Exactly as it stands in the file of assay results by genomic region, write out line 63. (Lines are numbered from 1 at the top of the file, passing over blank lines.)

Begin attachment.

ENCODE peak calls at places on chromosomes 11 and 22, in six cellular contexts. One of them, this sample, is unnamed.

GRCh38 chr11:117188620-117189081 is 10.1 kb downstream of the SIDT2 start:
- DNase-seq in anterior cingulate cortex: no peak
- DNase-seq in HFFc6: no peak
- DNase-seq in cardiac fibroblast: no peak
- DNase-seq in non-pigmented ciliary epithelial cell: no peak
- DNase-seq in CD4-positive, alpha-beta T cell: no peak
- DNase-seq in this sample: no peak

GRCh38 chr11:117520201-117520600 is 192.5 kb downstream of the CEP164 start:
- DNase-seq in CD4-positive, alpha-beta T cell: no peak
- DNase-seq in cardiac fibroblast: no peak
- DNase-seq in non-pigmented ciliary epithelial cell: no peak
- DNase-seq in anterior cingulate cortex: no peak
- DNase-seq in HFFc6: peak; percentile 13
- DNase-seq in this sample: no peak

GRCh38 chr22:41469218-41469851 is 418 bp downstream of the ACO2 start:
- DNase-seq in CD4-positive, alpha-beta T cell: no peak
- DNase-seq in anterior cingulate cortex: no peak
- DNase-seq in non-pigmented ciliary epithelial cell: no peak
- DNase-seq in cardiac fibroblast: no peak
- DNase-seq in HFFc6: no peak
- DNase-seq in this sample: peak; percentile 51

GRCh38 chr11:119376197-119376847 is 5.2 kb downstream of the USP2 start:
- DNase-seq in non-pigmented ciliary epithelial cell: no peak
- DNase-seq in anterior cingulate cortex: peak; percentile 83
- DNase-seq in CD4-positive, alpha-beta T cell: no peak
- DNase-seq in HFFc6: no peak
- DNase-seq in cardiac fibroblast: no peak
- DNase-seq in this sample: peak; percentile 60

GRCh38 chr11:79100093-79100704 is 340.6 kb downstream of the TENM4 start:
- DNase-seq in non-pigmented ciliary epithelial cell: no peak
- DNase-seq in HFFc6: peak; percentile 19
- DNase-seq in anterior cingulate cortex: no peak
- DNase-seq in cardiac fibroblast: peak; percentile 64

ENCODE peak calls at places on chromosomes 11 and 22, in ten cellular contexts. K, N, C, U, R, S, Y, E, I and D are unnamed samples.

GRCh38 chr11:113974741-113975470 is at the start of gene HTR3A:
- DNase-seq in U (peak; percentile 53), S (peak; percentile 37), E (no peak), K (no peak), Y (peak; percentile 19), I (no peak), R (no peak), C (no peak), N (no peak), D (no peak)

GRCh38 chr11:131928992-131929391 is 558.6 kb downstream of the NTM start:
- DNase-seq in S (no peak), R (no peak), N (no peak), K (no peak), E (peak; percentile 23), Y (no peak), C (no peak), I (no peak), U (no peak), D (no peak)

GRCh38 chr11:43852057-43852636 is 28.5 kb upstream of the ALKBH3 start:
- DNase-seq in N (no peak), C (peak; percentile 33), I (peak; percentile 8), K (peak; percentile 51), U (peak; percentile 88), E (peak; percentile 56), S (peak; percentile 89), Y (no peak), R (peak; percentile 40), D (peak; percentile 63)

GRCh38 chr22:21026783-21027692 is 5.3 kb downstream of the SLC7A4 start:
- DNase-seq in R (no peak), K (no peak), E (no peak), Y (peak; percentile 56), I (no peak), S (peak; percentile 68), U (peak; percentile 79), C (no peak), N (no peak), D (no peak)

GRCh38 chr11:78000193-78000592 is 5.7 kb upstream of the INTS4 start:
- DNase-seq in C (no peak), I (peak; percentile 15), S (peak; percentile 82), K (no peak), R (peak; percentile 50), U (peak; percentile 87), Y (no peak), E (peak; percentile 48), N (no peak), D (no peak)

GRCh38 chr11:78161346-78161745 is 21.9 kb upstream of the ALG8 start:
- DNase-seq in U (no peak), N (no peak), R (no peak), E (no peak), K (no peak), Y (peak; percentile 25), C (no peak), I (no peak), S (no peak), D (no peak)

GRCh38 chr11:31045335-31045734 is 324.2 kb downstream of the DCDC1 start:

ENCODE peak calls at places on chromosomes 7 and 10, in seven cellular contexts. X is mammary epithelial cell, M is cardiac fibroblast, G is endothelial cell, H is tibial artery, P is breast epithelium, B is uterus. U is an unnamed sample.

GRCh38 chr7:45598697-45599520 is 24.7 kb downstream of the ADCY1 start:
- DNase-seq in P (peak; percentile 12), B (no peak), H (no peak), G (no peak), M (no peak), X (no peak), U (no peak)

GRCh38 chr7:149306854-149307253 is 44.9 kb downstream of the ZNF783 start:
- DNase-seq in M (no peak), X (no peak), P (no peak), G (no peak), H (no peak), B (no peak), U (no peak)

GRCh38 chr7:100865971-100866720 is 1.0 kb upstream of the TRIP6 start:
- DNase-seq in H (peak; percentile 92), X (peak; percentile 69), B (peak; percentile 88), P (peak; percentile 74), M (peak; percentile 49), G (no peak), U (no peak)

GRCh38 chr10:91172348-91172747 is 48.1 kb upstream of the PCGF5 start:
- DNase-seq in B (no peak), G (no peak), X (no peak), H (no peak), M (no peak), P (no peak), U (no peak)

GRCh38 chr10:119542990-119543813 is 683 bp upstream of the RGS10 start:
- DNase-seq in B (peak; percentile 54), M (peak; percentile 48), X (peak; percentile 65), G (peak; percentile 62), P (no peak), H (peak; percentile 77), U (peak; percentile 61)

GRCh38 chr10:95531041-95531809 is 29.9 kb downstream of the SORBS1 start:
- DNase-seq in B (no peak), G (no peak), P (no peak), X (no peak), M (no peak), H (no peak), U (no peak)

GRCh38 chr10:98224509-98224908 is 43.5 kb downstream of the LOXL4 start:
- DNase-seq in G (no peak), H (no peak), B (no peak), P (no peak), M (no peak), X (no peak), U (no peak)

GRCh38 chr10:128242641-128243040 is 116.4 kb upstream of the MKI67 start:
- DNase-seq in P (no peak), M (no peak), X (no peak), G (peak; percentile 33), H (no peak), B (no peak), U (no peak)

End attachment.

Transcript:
- DNase-seq in G (no peak), H (no peak), B (no peak), P (no peak), M (no peak), X (no peak), U (no peak)